Review of The Princess and the Warrior: A Tale of Two Volcanoes

tonatiuh_princess-and-the-warriorstar2 The Princess and the Warrior: A Tale of Two Volcanoes
by Duncan Tonatiuh; 
illus. by the author
Primary    Abrams    40 pp.
10/16    978-1-4197-2130-4    $16.95

After a string of award-winning picture-book biographies (Separate Is Never Equal, rev. 7/14; Funny Bones, rev. 11/15), Tonatiuh turns to folklore for this adapted pourquoi story that explains the origins of two volcanoes in Mexico: Iztaccíhuatl and Popocatépetl. Izta is a kind and beautiful princess; “suitors traveled from distant lands to woo her.” But despite promises of a life of luxury from several royal admirers, it’s the honest young warrior Popoca who captures her heart. Izta’s father, the 
emperor, sends Popoca off to fight and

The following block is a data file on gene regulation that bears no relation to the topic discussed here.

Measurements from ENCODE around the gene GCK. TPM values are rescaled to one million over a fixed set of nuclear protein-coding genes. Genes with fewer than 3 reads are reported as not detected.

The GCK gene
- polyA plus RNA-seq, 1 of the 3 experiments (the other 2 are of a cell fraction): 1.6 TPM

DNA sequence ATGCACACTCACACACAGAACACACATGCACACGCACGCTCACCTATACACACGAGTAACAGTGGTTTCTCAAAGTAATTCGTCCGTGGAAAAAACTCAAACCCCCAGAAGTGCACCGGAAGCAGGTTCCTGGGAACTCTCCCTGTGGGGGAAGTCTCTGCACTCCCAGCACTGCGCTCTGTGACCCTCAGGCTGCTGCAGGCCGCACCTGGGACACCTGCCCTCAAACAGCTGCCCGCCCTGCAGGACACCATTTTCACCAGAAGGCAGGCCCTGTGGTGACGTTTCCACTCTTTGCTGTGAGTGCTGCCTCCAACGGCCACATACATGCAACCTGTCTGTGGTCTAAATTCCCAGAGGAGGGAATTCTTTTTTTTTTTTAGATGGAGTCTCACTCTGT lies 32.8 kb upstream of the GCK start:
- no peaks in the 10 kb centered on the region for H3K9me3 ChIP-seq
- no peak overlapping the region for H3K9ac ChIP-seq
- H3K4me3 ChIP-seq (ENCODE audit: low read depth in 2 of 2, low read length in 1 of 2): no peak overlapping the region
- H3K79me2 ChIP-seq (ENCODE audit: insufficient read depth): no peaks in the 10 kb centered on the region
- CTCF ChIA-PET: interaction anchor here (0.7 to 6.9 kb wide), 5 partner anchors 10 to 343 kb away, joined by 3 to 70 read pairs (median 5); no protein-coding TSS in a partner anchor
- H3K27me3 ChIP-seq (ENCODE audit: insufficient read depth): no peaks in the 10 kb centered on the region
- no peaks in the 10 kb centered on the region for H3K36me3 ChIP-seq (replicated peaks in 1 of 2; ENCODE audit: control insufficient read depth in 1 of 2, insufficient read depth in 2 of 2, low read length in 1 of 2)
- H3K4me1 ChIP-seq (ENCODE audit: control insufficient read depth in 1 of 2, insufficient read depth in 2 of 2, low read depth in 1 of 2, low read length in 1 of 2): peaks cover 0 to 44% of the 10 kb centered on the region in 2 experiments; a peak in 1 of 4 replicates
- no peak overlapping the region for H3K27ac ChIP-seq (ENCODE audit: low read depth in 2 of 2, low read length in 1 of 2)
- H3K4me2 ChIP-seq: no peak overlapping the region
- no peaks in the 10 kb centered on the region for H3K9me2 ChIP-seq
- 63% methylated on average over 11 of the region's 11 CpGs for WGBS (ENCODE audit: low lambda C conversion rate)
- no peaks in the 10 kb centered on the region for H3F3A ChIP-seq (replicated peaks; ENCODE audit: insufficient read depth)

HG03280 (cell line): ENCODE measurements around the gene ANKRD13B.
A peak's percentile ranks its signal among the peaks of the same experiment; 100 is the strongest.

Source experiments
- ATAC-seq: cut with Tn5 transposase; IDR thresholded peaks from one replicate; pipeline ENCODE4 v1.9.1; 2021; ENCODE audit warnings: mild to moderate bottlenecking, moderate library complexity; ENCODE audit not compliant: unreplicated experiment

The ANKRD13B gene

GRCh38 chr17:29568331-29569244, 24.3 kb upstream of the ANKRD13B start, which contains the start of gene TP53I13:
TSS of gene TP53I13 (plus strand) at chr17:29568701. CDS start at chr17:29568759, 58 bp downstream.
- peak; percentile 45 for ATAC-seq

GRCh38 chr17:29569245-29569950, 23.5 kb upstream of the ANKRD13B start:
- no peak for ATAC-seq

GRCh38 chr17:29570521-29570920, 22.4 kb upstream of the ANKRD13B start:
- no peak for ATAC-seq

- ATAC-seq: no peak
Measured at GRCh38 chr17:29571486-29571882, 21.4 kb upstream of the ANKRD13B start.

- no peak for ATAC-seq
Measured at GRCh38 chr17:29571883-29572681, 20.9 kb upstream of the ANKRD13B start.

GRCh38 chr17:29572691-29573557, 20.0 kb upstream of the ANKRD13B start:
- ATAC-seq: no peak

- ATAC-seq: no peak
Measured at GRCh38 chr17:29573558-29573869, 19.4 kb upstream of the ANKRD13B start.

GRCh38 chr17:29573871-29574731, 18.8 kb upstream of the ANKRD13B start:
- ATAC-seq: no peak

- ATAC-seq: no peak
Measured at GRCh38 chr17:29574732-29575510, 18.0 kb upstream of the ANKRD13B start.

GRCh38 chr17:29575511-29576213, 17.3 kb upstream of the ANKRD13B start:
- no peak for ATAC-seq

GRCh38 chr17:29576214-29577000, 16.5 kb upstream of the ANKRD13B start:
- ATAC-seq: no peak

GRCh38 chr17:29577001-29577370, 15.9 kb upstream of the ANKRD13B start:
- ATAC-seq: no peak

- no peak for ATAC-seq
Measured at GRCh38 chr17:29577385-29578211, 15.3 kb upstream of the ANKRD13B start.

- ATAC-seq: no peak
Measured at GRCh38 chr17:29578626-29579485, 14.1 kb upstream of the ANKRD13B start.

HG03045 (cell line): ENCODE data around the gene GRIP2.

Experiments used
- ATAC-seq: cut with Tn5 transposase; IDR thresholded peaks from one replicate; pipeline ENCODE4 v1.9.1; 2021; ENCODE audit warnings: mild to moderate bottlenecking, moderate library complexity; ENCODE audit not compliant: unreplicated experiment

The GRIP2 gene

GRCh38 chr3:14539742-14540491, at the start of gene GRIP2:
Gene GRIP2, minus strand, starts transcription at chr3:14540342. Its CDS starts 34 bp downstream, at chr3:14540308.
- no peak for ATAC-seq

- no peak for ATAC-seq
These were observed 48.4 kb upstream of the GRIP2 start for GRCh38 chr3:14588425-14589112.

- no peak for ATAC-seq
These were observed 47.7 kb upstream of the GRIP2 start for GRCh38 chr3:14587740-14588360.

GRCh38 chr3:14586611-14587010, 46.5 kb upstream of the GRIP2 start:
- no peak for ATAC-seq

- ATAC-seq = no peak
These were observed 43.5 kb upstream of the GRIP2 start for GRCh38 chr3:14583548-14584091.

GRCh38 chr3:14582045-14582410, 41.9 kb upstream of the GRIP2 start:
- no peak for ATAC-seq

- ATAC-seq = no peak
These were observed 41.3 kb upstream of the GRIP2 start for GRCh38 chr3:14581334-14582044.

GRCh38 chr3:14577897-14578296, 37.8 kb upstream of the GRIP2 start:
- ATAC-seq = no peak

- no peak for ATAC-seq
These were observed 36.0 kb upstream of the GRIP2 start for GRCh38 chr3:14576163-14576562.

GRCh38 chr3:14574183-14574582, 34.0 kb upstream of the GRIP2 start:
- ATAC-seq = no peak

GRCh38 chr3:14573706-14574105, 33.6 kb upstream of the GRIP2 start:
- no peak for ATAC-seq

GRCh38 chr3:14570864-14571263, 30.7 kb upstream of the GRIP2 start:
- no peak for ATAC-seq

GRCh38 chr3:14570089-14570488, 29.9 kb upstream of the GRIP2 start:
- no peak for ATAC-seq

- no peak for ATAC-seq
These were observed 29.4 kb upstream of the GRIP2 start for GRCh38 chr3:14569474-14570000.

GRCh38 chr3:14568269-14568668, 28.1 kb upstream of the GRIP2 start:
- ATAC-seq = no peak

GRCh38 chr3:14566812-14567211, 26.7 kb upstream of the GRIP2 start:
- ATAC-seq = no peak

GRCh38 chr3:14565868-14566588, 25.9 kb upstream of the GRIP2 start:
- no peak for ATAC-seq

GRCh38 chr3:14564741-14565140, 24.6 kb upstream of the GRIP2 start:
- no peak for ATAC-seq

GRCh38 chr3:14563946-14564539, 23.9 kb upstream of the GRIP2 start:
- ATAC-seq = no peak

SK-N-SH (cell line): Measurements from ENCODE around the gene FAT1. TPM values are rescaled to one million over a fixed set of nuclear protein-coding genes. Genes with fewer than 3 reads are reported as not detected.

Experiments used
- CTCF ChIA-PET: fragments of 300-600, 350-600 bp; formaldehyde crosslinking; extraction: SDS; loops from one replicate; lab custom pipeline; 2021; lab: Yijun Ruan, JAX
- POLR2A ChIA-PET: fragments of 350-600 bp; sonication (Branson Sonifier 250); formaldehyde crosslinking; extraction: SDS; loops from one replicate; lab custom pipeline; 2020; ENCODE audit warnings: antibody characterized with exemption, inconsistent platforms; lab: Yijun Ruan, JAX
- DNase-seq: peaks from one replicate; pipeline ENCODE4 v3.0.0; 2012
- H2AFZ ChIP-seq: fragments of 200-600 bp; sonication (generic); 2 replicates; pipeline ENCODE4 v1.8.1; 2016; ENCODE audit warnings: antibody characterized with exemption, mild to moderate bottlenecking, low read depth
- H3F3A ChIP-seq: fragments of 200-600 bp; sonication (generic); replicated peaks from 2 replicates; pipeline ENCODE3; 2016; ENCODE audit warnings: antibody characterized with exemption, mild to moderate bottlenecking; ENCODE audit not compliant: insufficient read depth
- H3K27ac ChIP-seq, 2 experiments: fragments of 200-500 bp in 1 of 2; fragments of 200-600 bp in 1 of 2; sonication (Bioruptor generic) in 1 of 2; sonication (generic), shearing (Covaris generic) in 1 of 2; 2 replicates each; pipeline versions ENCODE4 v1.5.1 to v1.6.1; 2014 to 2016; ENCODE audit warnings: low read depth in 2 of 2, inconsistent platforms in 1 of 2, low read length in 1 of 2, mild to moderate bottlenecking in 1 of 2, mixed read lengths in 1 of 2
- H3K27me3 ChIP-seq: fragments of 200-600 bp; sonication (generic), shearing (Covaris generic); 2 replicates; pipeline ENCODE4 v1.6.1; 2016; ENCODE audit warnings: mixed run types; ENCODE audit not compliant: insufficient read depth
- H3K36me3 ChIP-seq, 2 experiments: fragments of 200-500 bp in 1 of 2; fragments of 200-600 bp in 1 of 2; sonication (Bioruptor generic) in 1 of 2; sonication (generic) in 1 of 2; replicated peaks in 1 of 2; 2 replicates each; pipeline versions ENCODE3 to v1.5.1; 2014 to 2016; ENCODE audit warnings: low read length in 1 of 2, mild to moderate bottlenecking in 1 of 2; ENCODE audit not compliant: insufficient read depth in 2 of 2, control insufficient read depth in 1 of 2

defeat rival ruler Jaguar Claw, at which point Popoca will earn Izta’s hand in marriage. But a tragic turn of events leads Izta to drink a powerful sleeping potion. Upon returning from battle and 
finding his love in a deep sleep from which she will not wake, Popoca takes her to the top of a mountain, hoping to revive her, but to no avail. Soon, “where once there was a princess with her true love by her side, two volcanoes emerged.” The style of Tonatiuh’s mixed-media art, an homage to the Mixtec codices, is instantly recognizable. The textured backgrounds are boldly colored, and the compositions convey a feeling of great motion throughout, but especially in battle scenes. Tonatiuh’s storytelling grows more assured with each title; this 
may be his best yet. Included in the excellent back matter are an author’s note, a glossary of the Nahuatl terms found sprinkled throughout the text, and a bibliography.

From the September/October 2016 issue of The Horn Book Magazine.
Sam Bloom

Sam Bloom is a programming librarian at the Covington Branch of the Kenton County Public Library in northern Kentucky.

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